Some companies develop their sites with Organic search in mind and use PPC for ‘long tail’ search expression associated with their business whicg they bid for at very low units (and get low volume units)
    Basically I would suggest: adapt the site for organic and if that’s working and you are happy with the ROI – keep the money in your pocket.

  • Bryan Gissiner [LION]

    SEO has always been a moving target while PPC offers the ability to target specific keywords and set how much exposure you get. Both should be an important part of branding and driving traffic. PPC for targeted (hopefully) exposure to the keywords and demographics you choose and SEO for broader coverage of the net in general. Both need constant tweaking but the PPC portion should take less effort if you have a good account rep where ever you chose to spend your budget.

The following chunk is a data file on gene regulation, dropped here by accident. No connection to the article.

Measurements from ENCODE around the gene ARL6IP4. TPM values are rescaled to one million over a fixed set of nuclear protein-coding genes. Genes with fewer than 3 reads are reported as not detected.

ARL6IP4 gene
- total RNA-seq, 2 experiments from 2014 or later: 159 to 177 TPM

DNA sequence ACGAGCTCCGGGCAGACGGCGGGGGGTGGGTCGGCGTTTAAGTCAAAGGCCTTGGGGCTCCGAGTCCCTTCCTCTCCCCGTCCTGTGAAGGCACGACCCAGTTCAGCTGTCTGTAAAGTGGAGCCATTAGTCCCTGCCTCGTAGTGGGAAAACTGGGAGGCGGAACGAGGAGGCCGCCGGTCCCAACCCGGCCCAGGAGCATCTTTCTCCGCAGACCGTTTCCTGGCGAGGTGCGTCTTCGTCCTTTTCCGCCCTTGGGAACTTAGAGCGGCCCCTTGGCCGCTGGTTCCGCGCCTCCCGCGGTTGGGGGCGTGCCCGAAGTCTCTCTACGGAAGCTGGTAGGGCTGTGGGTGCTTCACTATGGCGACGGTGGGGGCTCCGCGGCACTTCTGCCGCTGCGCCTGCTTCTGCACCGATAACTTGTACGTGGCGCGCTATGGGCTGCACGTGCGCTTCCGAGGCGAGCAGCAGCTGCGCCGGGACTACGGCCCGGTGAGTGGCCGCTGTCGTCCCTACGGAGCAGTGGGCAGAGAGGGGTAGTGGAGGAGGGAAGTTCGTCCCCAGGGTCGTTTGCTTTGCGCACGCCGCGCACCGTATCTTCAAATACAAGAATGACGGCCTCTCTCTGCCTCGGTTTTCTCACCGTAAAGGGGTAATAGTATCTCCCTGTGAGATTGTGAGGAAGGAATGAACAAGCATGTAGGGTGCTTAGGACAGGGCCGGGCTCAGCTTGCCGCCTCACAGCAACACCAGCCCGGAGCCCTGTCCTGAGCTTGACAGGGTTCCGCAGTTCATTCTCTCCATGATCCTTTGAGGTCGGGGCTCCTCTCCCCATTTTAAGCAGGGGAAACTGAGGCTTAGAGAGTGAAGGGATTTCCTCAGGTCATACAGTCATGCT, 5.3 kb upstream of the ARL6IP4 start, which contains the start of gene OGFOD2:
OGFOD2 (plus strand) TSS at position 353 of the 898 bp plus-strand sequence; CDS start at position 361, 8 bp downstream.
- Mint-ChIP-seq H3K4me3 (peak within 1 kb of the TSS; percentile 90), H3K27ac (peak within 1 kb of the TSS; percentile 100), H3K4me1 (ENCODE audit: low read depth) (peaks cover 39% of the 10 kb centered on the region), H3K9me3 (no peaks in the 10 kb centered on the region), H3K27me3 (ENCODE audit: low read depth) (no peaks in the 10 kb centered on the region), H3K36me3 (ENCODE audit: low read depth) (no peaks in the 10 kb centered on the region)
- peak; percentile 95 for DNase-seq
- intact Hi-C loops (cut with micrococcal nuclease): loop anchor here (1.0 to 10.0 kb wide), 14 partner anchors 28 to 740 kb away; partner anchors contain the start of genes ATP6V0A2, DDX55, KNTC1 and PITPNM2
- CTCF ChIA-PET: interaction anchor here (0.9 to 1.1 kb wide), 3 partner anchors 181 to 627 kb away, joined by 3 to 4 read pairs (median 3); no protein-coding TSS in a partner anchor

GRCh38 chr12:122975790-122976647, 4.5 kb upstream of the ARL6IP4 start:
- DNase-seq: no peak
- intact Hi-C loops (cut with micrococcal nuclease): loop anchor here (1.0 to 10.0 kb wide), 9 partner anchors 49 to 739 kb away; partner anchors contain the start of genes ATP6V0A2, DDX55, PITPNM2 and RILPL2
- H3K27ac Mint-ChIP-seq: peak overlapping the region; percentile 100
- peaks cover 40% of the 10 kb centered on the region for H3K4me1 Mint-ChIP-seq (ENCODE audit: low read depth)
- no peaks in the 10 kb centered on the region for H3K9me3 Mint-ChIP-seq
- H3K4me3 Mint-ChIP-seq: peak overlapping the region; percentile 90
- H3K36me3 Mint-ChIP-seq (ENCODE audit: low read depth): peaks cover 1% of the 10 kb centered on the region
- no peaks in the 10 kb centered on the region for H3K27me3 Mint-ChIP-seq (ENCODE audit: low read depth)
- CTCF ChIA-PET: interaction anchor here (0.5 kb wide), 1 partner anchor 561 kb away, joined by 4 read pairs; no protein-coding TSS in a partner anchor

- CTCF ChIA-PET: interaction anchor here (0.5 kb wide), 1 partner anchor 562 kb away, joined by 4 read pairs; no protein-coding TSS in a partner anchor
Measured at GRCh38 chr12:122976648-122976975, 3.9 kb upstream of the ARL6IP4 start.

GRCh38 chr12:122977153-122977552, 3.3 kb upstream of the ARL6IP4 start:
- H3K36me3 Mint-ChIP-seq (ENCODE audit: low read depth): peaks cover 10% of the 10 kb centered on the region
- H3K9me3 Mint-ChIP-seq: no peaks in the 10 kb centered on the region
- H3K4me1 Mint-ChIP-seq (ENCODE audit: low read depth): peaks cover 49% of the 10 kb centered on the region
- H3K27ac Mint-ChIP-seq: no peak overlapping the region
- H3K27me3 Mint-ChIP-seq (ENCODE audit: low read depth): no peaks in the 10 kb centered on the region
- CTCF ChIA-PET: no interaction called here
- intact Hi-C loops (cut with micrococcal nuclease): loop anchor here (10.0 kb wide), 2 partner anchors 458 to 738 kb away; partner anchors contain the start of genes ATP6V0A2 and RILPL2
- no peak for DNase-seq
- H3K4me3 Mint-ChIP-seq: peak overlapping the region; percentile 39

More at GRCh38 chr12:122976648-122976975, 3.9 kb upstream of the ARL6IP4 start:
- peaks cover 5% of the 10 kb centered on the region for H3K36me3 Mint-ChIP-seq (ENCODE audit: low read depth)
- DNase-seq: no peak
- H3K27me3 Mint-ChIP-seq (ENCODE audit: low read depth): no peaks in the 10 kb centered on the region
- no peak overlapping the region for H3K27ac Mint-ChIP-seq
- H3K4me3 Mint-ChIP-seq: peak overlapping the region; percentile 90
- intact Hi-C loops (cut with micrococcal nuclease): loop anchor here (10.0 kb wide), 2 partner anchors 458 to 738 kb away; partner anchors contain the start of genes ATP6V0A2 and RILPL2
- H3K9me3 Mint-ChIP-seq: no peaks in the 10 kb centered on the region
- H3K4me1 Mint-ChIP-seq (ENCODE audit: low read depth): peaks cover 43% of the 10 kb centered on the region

• David Pavlicko

    Doing a low level PPC campaign at the start can actually save you a lot of time with your organic optimization. You’ll have actual data on which keywords and searches convert better (of course this depends on how long you run the PPC campaign).
    Additionally, you can (and should) use google’s website optimizer and Adwords to do A/B and multivariate testing on specific pages to improve conversions.
    Notice that I haven’t discussed improving your website ranking, because that’s the one area that PPC won’t help you out in. If you want to RANK higher, you’ll need to do some SEO regardless.

  • Michael Boyle

    I prefer SEO.